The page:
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The one constant in the Rams wide receiver room

Receivers coach Eric Yarber has been with Sean McVay since Day 1

Super Bowl LVI - Los Angeles Rams Practice
Rams receivers coach Eric Yarber drills Cooper Kupp
Photo by Kevork Djansezian/Getty Images

When it comes to the Los Angeles Rams coaching staff since Sean McVay took over in 2017, the one thing you can count on is change. You need all your fingers and toes to keep track of the comings and goings, but there has been one constant. Amidst all that churn on the Rams staff stands Eric Yarber, the L.A. receivers coach who’s been along side McVay since Day 1 and this Sunday stands by McVay as he goes for win 69, second best in Rams all-time history.

Not part of the Rams younger generation of coaches, Yarber had been toiling at the coaching craft since 1996 and brought over 20 years experience in the game with him. All told, he has been teaching, mentoring, cajoling, and chewing ass on young men for 28 seasons. All but one on the offensive side of the ball.

Yarber didn’t have to travel far when he got the call to join L.A. in 2017. He was just a few miles northwest at UCLA, where he had handled the Bruins wide outs since 2012. Westwood had been his seventh college stop, all here in the West. He started his coaching journey as a defensive backs coach for Idaho in 1996 and jumped back on offense, for good, with UNLV in 1997.

Long-time NFL and college coach Dennis Erickson had a huge impact on Yarber, both playing and coaching, as well as life lessons. Yarber was a small guy (5’ 8” 150 lbs.) and never played varsity football in high school (reportedly 125 lbs.). Erickson recruited him out of Los Angeles Valley College to Idaho and Yarber paid dividends by earning the Conference MVP award. Jumping forward a few years, in his final year as the Seattle Seahawks head coach, Erickson hired Yarber as an offensive quality control coach and then took him along to Oregon State, the first year (1999) as running backs coach and then settling in with receivers, where he would stay. When Erickson moved to the San Francisco 49ers top job in 2003, Yarber joined him. Their final hook up was at Arizona State from 2007 through 2009.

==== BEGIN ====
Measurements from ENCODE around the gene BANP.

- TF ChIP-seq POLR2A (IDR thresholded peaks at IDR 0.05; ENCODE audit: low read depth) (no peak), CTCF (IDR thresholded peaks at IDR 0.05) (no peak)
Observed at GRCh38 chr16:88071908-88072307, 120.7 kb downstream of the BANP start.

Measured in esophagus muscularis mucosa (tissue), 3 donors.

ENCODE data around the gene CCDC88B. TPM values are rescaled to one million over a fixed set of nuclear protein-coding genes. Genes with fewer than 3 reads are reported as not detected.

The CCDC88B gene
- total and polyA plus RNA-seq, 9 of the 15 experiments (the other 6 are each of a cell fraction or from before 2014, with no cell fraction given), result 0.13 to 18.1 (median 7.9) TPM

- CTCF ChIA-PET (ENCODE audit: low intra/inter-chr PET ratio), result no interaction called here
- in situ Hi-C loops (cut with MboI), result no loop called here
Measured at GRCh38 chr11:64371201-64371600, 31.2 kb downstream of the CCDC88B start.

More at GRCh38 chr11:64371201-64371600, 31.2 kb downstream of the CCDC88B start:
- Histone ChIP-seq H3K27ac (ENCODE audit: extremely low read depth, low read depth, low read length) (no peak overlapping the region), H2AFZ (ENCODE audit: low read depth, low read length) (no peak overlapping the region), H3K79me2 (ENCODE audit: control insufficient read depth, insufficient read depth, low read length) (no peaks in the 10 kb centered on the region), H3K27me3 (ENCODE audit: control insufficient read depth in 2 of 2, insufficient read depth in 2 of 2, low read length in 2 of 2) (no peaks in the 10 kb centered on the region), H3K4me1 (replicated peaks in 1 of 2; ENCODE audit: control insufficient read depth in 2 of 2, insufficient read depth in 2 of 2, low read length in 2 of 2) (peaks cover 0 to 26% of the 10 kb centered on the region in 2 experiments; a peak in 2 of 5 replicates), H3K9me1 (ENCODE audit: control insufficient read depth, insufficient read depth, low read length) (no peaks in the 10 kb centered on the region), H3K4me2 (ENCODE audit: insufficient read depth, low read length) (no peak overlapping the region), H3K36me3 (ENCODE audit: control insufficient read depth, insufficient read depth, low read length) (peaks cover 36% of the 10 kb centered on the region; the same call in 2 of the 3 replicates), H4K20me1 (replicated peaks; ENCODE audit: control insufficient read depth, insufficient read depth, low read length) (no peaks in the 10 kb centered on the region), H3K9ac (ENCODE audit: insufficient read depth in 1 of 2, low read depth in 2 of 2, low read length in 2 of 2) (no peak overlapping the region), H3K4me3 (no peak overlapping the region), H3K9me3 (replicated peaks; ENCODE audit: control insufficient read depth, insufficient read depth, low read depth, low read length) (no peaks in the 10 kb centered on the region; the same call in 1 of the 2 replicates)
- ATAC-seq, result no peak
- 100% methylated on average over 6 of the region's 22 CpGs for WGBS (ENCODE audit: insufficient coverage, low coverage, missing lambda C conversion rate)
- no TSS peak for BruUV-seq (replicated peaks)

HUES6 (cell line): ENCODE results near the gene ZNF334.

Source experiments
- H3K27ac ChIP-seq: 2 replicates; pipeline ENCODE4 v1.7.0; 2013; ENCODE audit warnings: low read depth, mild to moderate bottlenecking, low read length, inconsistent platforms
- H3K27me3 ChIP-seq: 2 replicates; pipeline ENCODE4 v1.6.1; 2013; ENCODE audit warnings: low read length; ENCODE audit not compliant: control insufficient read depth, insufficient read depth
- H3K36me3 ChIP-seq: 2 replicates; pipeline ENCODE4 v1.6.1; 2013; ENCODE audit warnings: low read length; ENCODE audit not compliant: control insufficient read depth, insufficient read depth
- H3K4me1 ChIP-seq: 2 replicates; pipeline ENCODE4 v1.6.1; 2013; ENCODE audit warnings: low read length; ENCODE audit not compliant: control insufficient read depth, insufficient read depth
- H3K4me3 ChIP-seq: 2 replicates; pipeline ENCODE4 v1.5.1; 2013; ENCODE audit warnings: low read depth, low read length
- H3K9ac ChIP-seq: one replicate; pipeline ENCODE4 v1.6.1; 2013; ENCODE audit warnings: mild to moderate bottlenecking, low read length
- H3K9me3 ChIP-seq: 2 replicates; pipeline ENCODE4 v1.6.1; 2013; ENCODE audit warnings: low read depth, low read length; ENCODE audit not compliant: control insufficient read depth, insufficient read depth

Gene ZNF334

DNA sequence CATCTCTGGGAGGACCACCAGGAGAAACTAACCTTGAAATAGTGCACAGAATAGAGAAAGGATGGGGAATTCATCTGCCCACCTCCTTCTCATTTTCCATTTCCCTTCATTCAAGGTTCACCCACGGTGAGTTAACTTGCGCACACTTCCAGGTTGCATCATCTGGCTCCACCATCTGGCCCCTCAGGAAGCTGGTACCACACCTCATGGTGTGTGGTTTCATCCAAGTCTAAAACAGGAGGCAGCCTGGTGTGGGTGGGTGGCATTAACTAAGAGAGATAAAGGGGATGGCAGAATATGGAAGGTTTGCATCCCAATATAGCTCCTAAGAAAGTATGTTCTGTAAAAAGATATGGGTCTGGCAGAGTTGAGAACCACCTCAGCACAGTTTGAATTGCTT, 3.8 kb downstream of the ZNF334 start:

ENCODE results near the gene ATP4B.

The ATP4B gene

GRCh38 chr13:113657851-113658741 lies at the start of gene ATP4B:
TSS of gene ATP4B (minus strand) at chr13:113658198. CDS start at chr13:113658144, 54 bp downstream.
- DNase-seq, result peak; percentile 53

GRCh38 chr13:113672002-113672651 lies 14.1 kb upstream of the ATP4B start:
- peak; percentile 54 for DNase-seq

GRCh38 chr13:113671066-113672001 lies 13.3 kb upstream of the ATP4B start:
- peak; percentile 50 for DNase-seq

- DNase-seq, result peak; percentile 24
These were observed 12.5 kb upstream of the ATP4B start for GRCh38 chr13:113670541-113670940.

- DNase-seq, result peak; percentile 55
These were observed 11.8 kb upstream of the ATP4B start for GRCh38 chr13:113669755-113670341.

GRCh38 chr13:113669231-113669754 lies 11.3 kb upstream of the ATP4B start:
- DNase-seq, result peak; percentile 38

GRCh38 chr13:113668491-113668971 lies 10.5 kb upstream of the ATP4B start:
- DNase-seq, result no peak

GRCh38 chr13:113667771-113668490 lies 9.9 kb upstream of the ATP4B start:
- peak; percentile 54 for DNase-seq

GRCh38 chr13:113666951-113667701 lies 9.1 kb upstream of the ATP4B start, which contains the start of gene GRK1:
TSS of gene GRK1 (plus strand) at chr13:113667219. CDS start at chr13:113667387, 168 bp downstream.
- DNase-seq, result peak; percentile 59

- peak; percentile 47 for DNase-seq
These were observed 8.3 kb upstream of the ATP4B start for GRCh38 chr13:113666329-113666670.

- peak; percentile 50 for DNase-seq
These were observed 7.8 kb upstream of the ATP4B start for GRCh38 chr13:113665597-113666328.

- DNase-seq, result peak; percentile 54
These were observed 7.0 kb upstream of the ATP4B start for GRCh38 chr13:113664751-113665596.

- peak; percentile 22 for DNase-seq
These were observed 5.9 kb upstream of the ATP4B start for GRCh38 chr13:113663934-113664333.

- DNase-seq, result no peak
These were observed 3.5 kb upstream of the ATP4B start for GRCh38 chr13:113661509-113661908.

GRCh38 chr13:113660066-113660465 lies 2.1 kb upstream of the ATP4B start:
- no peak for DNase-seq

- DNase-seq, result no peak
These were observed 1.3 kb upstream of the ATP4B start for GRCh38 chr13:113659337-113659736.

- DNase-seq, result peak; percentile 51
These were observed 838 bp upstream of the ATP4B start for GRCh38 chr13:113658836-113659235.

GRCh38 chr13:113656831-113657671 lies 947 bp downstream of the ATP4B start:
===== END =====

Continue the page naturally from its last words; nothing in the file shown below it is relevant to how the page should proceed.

The task he faced

When Yarber was hired, he stepped into an offense that, in 2016, had a whopping -123.49 expected points contributed by the passing offense. That’s not all. The Rams were last in scoring, touchdown receptions, and net yards per pass attempt, while second to last in total reception yardage, receiving yards per game, and yards gained per pass attempt.

The Jeff Fisher-led Rams ran a two tight end base offense and the wide receiver room was stocked with under-achievers Kenny Britt, Brian Quick, and Tavon Austin who combined for a catch percentage under 50. The backups were rookies, Pharoh Cooper; Bradley Marquez; Mike Thomas; and Paul McRoberts, all with no distinguished draft pedigrees. It was obviously an under-staffed room and all were gone within two seasons, except for kick returner Cooper, who lasted three.

There was much work to do and the L.A. pro player and college scouting personnel departments helped with the heavy lifting. The Rams raided the Buffalo Bills, bringing aboard free agent Robert Woods and Sammy Watkins via trade along with draftees Cooper Kupp (Round 3) and Josh Reynolds (Round 4).

The turnaround was startling. In Yarber’s first year the Rams wide receivers catch percentage went above 60 percent, up from the previous mid-40’s. And that percentage has solidly risen and sat steady at 66+ for the next six seasons.

Sean McVay’s offense went from worst to first in the NFL and Yarber’s receiving group rose to a Top 5 juggernaut after arguably being the league’s worst a year earlier. It wasn’t a matter of going pass happy, the Rams offense kept a strong presence in the run game. They did throw the ball almost 56 percent of snaps, but that was the 23rd most in the league.

How important is the receivers coach? They can all catch, right?

Yes, the Rams have had a lot of big name wide receiver talent over Yarber’s tenure. Robert Woods, Sammy Watkins, Cooper Kupp, Brandin Cooks, Odell Beckham, DeSean Jackson, Allen Robinson and Puka Nacua. Talent cuts two ways. While fans marvel at stars athleticism and playmaking abilities, there isn’t always enough footballs to go around to keep egos happy.

You would have to admit that Woods and Kupp, as good as they are, both improved on the nuances of the position under Yarber, becoming two complete wide receivers. They excel in running routes, catching, rushing, and blocking, both inline and downfield. A shame that both are under-valued because they don’t have breakaway speed. Nacua is only a rookie, but already showing those top end traits. The Rams gave up a little early on Cooks, but concussion problems will do that. Just the opposite of Woods and Kupp, Cook’s speed game overshadows his attention to detail and versatility. When you compare his career numbers to what he’s been paid, a huge value.